Bob Dylan is one of the greatest and most influential singers and songwriters of all time, but it may interest you to know that the 'Like A Rolling Stone' troubadour is also an accomplished painter and has been creating works of art for decades now. Whilst his paint-based artwork has come nowhere near to matching the acclaim of his music-based art, a new installation at the National Portrait Gallery in London hopes to change this, as well as hoping to spread the word of visual art to a wider audience, one that would otherwise be uninterested in the subject.
Dylan has been an active painter since the 60's
Titled 'Bob Dylan: Face Value,' the new exhibit is scheduled to open in September, with 12 all-new works being put on display for the general public over a limited period of time.
The NPG is one of the biggest portrait galleries in the world and the exhibition will be the first time Dylan's artwork has been displayed in such an esteemed venue in the United Kingdom. Still, the occasion is being looked-forward-to by the curators at the NPG, who believe his latest works are his most vivid yet. They could just be saying this to cover up all the negative press his artwork has received when they have gone on display in the past, but who knows maybe he has come a long way from the poorly received 2011 Asia Series exhibition in New York.
He can write a damn good song, but can he paint?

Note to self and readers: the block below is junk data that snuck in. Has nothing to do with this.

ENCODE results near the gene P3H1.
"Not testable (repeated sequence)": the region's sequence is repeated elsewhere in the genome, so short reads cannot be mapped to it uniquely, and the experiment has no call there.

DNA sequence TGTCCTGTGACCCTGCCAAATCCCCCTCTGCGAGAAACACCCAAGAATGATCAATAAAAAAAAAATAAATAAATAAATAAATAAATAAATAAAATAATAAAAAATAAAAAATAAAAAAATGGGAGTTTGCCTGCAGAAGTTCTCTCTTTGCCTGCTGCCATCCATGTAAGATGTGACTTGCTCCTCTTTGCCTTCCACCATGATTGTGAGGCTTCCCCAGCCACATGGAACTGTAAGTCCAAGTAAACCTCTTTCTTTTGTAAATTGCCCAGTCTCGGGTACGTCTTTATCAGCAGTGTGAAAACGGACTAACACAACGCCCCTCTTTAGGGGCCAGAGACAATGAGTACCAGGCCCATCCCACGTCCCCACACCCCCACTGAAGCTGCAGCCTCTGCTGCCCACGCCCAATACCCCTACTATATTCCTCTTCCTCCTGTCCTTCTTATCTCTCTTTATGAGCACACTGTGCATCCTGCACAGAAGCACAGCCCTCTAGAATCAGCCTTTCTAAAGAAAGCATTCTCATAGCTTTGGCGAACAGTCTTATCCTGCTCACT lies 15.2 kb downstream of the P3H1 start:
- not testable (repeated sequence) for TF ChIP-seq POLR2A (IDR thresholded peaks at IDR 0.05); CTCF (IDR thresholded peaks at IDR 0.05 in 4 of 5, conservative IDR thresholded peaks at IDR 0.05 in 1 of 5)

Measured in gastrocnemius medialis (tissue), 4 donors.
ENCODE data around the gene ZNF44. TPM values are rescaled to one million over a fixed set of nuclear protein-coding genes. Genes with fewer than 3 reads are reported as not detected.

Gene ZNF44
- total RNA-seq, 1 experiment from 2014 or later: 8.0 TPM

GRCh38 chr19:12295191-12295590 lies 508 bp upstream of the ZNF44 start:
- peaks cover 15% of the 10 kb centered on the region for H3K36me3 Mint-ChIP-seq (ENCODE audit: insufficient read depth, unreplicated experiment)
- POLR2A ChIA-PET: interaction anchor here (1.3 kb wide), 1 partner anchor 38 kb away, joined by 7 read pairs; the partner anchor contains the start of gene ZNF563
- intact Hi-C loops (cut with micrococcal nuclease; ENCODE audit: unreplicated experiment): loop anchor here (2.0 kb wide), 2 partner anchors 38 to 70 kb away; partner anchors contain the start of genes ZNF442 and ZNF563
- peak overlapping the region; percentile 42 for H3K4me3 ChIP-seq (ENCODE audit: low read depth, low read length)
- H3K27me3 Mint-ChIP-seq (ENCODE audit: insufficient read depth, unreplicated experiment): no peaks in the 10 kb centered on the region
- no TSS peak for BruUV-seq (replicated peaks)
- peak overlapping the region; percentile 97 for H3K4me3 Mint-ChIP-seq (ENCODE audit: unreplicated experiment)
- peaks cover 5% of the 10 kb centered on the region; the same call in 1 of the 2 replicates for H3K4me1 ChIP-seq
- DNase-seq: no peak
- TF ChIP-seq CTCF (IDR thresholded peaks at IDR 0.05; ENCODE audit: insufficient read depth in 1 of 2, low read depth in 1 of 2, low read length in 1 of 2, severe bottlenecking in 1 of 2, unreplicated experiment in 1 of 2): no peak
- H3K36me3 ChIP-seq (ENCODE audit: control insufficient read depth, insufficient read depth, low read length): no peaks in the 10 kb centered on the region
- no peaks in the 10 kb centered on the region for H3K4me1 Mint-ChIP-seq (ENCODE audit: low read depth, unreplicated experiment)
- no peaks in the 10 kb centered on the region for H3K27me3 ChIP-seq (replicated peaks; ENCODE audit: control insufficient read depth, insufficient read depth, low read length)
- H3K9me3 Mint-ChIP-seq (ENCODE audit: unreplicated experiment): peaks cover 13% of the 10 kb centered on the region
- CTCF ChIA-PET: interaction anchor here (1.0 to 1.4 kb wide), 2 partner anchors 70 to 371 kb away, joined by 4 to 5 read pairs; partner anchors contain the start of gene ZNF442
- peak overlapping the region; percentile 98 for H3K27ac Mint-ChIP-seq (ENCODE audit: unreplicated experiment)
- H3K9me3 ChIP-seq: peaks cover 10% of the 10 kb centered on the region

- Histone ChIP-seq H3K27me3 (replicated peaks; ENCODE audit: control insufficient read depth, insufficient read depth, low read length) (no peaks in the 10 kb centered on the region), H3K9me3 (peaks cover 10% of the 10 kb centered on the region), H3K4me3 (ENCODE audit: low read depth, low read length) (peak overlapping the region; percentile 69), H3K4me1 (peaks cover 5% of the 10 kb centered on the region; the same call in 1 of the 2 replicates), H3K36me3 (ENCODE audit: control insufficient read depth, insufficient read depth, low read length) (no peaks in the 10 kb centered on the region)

"There is an indirect but delightful relationship with Dylan, who is one of our great, even extraordinary storytellers," NPG director Sandy Nairne told The Guardian. "To have his stories in visual form, to allow the viewer to make their own stories from his work, is intriguing."
Nairne continued; "[The paintings] represent characters, with an amalgamation of features Dylan has collected from life, memory and his imagination and fashioned into people, some real and some fictitious" and they "are not of subjects from British public life, past or present, nor are they made by a working portrait artist".
According to the NPG, Dylan has sketched pictures since childhood and began painting in the late 1960's, continuing his hobby until this day. Face Value will begin running in September this year at the National Portrait Gallery.
Hopefully this latest exhibition won't be as roundly panned as his last